Send it to:

Mathias Cederholm
Bällstavägen 51
168 66 Stockholm

Choose a picture that means something to you, if needed convert it to black and white in iPhoto or Picasa on your computer and upload it to On the backside, write a motivation on why you chose that picture.

I look forward to recieving postcards from all over the world. And even if you don’t know me, but have found this blog some other way, so send me a postcard anyway!
I will publish all postcards recieved on this blog, so choose a picture, write something interesting (or not) and send it! ?



What is it really, that creates change?

In my last post, I wrote about changing habits. But if it was that easy, wouldn’t we all have changed our bad habits a long time ago?
I think what I wrote to be good advice. It sounds reasonable and attracts us. But the question is if that is the case because it is the whole truth or because it means we can procrastrinate a little bit more? We can set up a plan. Step by step. Steps are easy to like.

But, when do we actually decide? When is the point of decision? When have we had enough?

Our reactions is a mix of our biology, prior experiences in relationship to the current situation. But we had no control on where we were born or in what environment. Who had I been if I was born in China? Would I have had the same view on life? The same values or opinions?
We may say we chose a certain education, a direction in life or that we chose to go to a certain country. But why did we chose that? Did we choose it because of prior experiences? People we met, or books we’ve read? And why did we meet just those people? Why did we read those books? Two people can be in the same spot at the same time, meet the same person or read the same book, yet still have a completely different experience. Why is that?
Every situation is unique. Despite them being apparently the same.

The more I think about it, the more I realize that who I think I am, is more a coincidence than something within my control. All my prior decisions or actions is based on prior decisions and actions, which are based on prior experiences, based on prior decisions and actions.
At the end of that line, who am I? Is there something here making decisions at all? Is there free will? Or are we just like a river. A blob of water following the law of least resistance on it’s way to merge with the ocean?

According to Benjamin Libet, he proves through his research on human conciousness and free will that our brain has already made decisions prior to us becoming aware of it. That processes in our brain has already chosen a direction up to seven seconds before we think we make the decision.
We can choose (or can we?) to not believe in this, quesiton the validity of his methods. But in any case, it brings up questions about something that almost everyone of us takes for granted.

So, if we decide to change our habits. From where does that decision come? How was it made, did we have any control over it? Or is it just something that happened?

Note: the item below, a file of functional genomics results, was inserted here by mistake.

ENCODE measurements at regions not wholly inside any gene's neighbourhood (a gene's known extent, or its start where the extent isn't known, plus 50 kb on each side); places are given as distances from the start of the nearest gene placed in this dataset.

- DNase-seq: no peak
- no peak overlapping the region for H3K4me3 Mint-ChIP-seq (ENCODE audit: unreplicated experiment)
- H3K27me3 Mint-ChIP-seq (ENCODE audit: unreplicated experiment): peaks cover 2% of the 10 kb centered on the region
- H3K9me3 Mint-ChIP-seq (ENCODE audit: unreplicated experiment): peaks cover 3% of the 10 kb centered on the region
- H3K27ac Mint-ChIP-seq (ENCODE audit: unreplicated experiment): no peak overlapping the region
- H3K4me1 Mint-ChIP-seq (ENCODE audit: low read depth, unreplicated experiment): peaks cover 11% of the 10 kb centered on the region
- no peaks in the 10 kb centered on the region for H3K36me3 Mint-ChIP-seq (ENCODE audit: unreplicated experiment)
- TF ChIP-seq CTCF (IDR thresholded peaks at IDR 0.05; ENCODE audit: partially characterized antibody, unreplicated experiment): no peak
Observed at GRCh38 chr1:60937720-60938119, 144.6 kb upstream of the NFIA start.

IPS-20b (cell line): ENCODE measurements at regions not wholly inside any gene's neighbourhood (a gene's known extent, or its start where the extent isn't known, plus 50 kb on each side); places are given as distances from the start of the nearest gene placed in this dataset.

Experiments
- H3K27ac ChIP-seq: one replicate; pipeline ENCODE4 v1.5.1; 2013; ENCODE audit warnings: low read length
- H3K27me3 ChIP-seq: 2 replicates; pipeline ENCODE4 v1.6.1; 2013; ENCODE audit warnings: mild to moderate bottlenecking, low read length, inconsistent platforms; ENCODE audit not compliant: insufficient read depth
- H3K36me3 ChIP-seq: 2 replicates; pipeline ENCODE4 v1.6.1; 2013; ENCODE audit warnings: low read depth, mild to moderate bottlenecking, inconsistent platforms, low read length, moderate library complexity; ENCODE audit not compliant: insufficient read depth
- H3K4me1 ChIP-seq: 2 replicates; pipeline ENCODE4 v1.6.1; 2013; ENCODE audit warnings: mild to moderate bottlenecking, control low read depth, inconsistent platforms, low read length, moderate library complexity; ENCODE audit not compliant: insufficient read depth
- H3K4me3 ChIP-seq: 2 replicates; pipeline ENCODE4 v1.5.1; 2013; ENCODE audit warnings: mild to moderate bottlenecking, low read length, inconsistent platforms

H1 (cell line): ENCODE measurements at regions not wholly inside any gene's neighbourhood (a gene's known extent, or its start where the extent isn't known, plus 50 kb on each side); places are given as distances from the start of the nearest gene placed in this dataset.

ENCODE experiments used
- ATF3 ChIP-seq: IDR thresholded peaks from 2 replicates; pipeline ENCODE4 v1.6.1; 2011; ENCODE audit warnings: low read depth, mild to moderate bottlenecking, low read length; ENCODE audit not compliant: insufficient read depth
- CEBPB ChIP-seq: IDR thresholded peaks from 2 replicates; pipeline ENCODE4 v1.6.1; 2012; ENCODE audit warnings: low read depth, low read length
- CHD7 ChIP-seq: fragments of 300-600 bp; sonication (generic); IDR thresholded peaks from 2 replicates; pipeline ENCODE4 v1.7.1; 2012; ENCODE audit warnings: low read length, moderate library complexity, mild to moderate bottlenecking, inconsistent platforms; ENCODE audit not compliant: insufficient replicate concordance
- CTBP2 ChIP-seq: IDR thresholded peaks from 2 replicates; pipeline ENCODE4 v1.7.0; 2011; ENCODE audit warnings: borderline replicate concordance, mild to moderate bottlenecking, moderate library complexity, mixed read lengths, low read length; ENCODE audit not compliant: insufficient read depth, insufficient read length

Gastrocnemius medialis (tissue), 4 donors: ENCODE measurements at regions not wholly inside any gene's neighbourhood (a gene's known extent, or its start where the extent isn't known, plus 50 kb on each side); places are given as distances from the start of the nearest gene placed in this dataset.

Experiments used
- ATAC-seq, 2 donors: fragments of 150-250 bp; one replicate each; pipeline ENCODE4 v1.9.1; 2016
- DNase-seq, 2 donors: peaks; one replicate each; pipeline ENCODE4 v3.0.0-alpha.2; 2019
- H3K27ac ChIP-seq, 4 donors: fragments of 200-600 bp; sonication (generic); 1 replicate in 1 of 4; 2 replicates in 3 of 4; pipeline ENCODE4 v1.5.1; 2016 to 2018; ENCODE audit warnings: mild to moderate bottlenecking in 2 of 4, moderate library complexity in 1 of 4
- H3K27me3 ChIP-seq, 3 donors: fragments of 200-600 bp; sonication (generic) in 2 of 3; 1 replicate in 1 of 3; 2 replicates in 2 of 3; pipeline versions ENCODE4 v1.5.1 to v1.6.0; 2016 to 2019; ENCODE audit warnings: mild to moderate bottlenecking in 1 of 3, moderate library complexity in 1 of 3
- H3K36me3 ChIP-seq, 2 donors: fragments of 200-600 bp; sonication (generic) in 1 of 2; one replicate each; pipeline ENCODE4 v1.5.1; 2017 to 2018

And if it just happened, is it then important to write about it? Talk about it? Does it matter wether I write this or not? Or, maybe, by writing this, someone reads it and in that moment, something is triggered in that person. A change is created beyond the control of a someone writing it or reading it.

If this is so, it’s easy to think that nothing no longer matters. There is no point in living or doing anything. But asking yourself that question brings you, immediately back to motivation. Are we motivated because we want to do something, or because life is self-motivating? Maybe I’m writing this, not because I want to or having decided to do so, but just because I do. The law of causality is no longer working. First there is an event happening, then, after there is an explanation saying that we wanted to or that we made a decision. Our experience of control and autonomy is a fabrication, an illusion.

The logical next step is that we really have no control at all. It is not possible to act in any other way than we do. Nothing can be undone and we can be no other than we are. It may sound depressing, but it also bring a huge sense of freedom. Suddenly, all concepts of guilt or shame disappear, thoughts that are based on the idea that we could have acted in any other way than we did. Suddenly our worry disappear that we might not act in the future the way we want to or hope for. Suddenly our pride of past actions and achievements becomes meaningless. The constant focus on what has been or what will be.
Our experience is no longer about things outside of our control and instead on the here and now, being in every situation as it is.

Maybe it is not at all about changing habits in small steps. Figuring out how to create change or make decisions. Maybe it is rather so that we stop worrying about it, live each second fully and suddenly change happens by itself.